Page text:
A lot of people are saying how sad they are that Lucasfilm is withdrawing its Grady Ranch studio proposal from Marin County. But no one can be sadder than George Lucas. Marin County is his home and Grady Ranch was to be the culmination of a decades-old dream of a famed filmmaker approaching his 70s.
This NBBJ Pulse Poll runs through April 23. View all polls.
Perhaps the saddest aspect of the Grady Ranch saga is that it demonstrates clearly that even the genius and sensitivity of a George Lucas are no match for California's out-of-control and unaccountable regulatory bureaucracy. Elected officials like to act like they make the decisions in California. But it is really the unelected regulatory agencies. Grady Ranch crashed because of an eleventh hour regional regulatory assault on the project as it was headed for approval by the Marin County Board of Supervisors.
Now, Marin, most likely the state of California and quite possibly the country has lost a world-class project. (Just stop and absorb for a moment that Mr. Lucas was willing to spend $50 million just to restore a degraded creek. That's likely gone forever.)
It is said that some environmental activists and Lucas Valley residents are celebrating. But they may not be so happy one, five or 10 years from now when the county is struggling to fund basic services because of a declining business and residential tax base. Indeed, it's impossible to understate the negative impacts that losing Grady Ranch will have on Marin communities, on a state government that can't seem to understand why it's finances continue to deteriorate (this is a clue), and potentially on our global competitiveness. What business would enthusiastically try to locate in Marin County, the North Bay or California after hearing that the likes of George Lucas was turned away?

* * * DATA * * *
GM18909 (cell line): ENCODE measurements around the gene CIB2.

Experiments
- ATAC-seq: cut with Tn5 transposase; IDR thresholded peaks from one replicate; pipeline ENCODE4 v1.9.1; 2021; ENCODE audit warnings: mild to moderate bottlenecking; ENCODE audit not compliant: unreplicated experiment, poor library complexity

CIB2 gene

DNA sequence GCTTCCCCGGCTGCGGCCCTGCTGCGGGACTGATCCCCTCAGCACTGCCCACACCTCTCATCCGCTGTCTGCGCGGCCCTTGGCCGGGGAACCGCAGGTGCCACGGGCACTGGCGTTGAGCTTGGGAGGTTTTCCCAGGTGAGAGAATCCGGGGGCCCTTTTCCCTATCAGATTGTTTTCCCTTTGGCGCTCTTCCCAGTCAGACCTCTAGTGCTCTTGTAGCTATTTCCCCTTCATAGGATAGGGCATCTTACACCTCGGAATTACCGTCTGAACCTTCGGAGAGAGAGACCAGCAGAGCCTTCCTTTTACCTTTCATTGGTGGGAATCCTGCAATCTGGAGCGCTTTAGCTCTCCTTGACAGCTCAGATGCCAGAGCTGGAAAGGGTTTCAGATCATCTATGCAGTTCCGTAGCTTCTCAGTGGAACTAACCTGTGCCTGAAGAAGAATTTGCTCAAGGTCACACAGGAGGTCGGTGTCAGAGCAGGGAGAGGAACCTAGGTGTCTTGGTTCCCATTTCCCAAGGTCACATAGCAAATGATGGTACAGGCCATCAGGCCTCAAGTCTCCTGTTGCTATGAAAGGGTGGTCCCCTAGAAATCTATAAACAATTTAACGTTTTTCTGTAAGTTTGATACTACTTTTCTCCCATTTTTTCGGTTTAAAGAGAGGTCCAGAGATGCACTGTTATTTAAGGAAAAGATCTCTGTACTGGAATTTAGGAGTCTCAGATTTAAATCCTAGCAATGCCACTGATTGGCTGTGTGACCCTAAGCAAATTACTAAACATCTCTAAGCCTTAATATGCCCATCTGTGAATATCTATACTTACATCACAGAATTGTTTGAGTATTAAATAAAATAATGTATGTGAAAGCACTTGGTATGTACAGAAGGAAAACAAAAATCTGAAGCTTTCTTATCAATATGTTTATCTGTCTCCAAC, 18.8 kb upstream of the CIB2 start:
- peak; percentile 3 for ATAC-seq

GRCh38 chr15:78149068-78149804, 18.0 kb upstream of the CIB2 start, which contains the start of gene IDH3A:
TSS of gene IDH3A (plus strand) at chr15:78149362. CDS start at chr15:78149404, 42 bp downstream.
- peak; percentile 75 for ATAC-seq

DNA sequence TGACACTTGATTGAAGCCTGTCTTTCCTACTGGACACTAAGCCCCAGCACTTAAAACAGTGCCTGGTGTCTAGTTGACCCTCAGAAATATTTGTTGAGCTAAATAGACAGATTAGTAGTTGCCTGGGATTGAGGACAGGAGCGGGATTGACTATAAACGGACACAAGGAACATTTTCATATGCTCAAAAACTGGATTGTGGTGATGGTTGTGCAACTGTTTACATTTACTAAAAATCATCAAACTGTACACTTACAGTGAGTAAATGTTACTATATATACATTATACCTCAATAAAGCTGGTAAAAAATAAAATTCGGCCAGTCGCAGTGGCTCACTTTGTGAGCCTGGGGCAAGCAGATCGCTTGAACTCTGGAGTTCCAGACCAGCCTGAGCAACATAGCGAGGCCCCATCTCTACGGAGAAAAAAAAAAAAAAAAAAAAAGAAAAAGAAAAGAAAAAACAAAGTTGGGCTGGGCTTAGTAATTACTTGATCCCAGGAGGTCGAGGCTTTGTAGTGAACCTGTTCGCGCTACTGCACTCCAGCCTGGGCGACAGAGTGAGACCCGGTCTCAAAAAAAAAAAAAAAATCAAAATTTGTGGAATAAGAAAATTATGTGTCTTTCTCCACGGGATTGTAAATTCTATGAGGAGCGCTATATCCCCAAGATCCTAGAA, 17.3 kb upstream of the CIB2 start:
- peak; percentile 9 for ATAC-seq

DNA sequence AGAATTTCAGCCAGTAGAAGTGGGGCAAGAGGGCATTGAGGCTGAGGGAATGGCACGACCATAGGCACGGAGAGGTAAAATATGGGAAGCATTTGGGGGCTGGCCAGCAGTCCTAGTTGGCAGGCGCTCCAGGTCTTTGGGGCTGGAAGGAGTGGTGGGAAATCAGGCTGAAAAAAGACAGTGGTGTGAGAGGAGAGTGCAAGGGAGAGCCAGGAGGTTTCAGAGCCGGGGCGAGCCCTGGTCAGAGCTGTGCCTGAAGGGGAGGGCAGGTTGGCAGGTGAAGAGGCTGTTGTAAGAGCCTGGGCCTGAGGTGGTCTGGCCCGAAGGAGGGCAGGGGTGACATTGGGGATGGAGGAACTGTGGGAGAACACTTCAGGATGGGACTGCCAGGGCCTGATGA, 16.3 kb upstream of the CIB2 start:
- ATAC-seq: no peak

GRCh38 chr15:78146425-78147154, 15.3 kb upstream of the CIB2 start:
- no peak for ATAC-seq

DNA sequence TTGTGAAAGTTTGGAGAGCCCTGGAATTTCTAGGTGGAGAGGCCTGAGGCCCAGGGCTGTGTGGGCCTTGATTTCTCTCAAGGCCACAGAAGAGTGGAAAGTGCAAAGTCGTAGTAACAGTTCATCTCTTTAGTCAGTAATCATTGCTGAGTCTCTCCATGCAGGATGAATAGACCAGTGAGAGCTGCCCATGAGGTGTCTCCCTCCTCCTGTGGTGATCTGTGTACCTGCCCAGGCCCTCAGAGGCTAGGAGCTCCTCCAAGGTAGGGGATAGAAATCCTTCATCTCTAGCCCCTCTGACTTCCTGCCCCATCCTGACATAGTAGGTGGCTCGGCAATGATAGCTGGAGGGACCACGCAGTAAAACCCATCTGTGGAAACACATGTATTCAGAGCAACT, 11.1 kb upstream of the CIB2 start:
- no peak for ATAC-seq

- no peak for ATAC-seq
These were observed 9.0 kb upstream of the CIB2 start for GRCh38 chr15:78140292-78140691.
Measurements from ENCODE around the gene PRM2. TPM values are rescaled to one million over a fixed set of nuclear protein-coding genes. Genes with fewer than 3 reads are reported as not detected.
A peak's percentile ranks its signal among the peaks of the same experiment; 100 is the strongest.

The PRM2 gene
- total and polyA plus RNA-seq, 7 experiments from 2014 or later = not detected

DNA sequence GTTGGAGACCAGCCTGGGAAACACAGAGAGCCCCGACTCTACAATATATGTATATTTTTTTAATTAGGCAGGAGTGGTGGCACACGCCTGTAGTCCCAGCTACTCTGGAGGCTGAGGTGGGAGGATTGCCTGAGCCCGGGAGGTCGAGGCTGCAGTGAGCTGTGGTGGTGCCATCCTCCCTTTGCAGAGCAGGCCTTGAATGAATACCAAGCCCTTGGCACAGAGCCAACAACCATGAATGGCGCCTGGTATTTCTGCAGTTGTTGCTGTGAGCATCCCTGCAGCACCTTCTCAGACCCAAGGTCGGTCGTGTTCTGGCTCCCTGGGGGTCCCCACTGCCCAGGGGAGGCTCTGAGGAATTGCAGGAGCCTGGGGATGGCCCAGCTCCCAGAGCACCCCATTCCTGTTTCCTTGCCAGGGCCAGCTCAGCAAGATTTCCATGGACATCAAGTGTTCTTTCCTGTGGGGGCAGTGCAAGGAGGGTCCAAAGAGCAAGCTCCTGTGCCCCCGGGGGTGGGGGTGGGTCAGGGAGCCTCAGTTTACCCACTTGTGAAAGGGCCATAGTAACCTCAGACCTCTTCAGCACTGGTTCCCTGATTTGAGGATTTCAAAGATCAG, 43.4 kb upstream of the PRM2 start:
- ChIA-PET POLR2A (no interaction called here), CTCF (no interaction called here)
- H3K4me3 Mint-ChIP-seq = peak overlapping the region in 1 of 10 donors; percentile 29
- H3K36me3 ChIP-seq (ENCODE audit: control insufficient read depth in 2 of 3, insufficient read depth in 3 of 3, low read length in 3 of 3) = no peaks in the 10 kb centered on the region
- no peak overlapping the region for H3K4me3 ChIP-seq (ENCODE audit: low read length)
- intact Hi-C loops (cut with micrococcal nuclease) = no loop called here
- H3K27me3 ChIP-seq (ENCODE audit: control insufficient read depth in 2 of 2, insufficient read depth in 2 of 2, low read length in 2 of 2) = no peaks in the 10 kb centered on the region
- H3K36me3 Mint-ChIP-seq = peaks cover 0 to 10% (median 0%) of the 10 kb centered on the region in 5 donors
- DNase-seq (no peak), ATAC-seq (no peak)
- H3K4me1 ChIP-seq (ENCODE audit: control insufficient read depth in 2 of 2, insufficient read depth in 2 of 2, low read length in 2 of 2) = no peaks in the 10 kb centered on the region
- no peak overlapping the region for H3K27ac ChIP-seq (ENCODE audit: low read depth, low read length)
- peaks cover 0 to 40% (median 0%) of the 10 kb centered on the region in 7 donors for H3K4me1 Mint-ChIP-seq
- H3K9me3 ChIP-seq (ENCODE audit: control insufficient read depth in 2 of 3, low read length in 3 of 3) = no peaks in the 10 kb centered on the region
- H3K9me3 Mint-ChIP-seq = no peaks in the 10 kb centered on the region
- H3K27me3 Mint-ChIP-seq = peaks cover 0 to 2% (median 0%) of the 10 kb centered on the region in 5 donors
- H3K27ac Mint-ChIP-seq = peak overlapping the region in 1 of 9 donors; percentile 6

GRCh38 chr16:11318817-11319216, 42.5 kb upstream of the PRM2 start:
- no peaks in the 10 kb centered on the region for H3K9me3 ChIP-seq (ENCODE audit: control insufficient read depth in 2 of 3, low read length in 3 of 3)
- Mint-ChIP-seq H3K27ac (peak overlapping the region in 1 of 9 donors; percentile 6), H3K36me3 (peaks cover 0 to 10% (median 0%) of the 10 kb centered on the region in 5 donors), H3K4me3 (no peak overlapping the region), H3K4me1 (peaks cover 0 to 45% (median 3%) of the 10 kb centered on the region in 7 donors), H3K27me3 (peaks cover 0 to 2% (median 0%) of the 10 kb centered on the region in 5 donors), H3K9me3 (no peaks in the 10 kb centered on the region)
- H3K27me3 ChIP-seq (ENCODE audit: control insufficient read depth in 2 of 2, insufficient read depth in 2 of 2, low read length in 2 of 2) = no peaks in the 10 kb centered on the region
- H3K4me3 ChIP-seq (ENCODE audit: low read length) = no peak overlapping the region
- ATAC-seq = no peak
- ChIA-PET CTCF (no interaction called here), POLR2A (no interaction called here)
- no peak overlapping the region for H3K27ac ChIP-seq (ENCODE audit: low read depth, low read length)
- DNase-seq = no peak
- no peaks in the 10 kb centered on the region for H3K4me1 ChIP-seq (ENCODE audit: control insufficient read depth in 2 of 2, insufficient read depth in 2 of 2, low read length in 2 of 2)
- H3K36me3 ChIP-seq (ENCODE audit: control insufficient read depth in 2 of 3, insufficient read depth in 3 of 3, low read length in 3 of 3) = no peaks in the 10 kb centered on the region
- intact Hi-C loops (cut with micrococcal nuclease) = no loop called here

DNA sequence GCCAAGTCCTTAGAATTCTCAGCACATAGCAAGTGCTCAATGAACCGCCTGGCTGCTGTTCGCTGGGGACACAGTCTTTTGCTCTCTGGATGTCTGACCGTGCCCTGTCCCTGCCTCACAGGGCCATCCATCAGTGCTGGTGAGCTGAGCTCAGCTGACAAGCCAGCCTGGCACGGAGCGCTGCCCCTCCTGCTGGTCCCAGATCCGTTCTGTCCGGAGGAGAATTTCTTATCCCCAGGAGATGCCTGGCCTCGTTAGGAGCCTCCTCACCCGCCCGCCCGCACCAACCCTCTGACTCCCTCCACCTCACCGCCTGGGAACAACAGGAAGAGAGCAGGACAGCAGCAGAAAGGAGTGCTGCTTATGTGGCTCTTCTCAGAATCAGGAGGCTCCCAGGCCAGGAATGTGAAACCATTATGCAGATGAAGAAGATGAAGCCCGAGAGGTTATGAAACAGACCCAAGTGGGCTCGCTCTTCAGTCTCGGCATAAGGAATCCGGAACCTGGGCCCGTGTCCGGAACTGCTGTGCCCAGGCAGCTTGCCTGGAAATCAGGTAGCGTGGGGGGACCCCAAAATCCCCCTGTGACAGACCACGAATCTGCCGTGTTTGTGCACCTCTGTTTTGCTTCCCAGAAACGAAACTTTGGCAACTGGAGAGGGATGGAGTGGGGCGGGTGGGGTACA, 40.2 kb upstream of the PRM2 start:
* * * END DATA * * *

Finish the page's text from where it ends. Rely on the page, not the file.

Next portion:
It is heartening to see business, government and community leaders stepping forward to try to save Grady Ranch. Their efforts are laudable. But unfortunately they are not in control. The California Environmental Quality Act is in control, which means the law can be used by anyone to stop any project for any reason at any time.
Grady Ranch is only the most egregious example of CEQA abuse. The 1970 law is used aggressively every day to stop or delay everything from shopping centers to hospitals to vineyards to mom and pop businesses. There is no way to know how many businesses California has lost due to the costs and delays associated with CEQA. But combined they surely amount to many Grady ranches.
Until this madness stops and leaders say enough is enough, the economic future of the North Bay and California will continue to suffer serious and, sadly, unnecessary harm....Brad Bollinger is the editor and associate publisher of the North Bay Business Journal. He can be reached at 707-521-4251 or firstname.lastname@example.org.